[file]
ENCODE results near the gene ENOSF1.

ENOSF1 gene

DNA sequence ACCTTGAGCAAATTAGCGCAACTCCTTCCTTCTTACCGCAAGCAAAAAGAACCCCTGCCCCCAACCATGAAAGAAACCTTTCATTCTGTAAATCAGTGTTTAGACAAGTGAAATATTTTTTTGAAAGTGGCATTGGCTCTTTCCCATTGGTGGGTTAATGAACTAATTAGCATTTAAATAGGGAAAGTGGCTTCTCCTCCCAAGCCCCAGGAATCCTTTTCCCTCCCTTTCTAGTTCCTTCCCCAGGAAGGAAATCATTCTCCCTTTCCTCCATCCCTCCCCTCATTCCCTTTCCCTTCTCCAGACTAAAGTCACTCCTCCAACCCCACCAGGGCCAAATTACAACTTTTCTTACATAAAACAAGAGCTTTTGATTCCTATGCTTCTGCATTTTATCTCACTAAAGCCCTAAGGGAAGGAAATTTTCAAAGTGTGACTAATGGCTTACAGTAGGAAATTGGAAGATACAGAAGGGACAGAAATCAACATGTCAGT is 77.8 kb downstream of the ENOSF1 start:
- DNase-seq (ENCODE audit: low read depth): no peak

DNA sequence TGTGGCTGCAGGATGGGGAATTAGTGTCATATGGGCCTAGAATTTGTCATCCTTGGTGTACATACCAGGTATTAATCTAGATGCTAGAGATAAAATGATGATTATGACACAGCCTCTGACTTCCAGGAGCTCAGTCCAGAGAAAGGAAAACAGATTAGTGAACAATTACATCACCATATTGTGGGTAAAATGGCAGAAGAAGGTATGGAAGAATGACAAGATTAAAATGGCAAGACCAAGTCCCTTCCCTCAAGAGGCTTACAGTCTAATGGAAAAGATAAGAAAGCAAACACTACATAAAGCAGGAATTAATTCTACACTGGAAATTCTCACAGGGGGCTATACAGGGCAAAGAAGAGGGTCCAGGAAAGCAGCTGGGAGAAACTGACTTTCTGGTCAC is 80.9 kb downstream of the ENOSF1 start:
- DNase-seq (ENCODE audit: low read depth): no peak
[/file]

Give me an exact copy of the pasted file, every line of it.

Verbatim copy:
ENCODE results near the gene ENOSF1.

ENOSF1 gene

DNA sequence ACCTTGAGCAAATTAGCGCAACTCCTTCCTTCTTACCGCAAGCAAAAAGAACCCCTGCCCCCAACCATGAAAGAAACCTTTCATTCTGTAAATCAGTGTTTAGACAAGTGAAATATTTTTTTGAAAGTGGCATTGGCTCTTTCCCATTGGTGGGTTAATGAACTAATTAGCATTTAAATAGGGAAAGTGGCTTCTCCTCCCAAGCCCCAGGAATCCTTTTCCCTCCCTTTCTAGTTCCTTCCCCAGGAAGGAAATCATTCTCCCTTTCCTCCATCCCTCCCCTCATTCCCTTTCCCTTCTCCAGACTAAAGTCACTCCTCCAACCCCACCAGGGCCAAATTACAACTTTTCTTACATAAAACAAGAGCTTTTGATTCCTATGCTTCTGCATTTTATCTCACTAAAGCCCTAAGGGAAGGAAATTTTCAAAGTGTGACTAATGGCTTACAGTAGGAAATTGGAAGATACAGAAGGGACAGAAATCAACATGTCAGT is 77.8 kb downstream of the ENOSF1 start:
- DNase-seq (ENCODE audit: low read depth): no peak

DNA sequence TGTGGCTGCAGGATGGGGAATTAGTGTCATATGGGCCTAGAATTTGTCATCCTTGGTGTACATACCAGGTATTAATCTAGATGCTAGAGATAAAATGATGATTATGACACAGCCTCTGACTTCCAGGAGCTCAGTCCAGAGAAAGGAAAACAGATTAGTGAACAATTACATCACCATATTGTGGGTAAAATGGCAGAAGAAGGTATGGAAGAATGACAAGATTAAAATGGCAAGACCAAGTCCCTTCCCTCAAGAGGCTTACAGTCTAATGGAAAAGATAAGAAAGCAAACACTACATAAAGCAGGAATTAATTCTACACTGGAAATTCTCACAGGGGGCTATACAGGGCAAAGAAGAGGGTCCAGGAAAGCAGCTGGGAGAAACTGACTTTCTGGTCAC is 80.9 kb downstream of the ENOSF1 start:
- DNase-seq (ENCODE audit: low read depth): no peak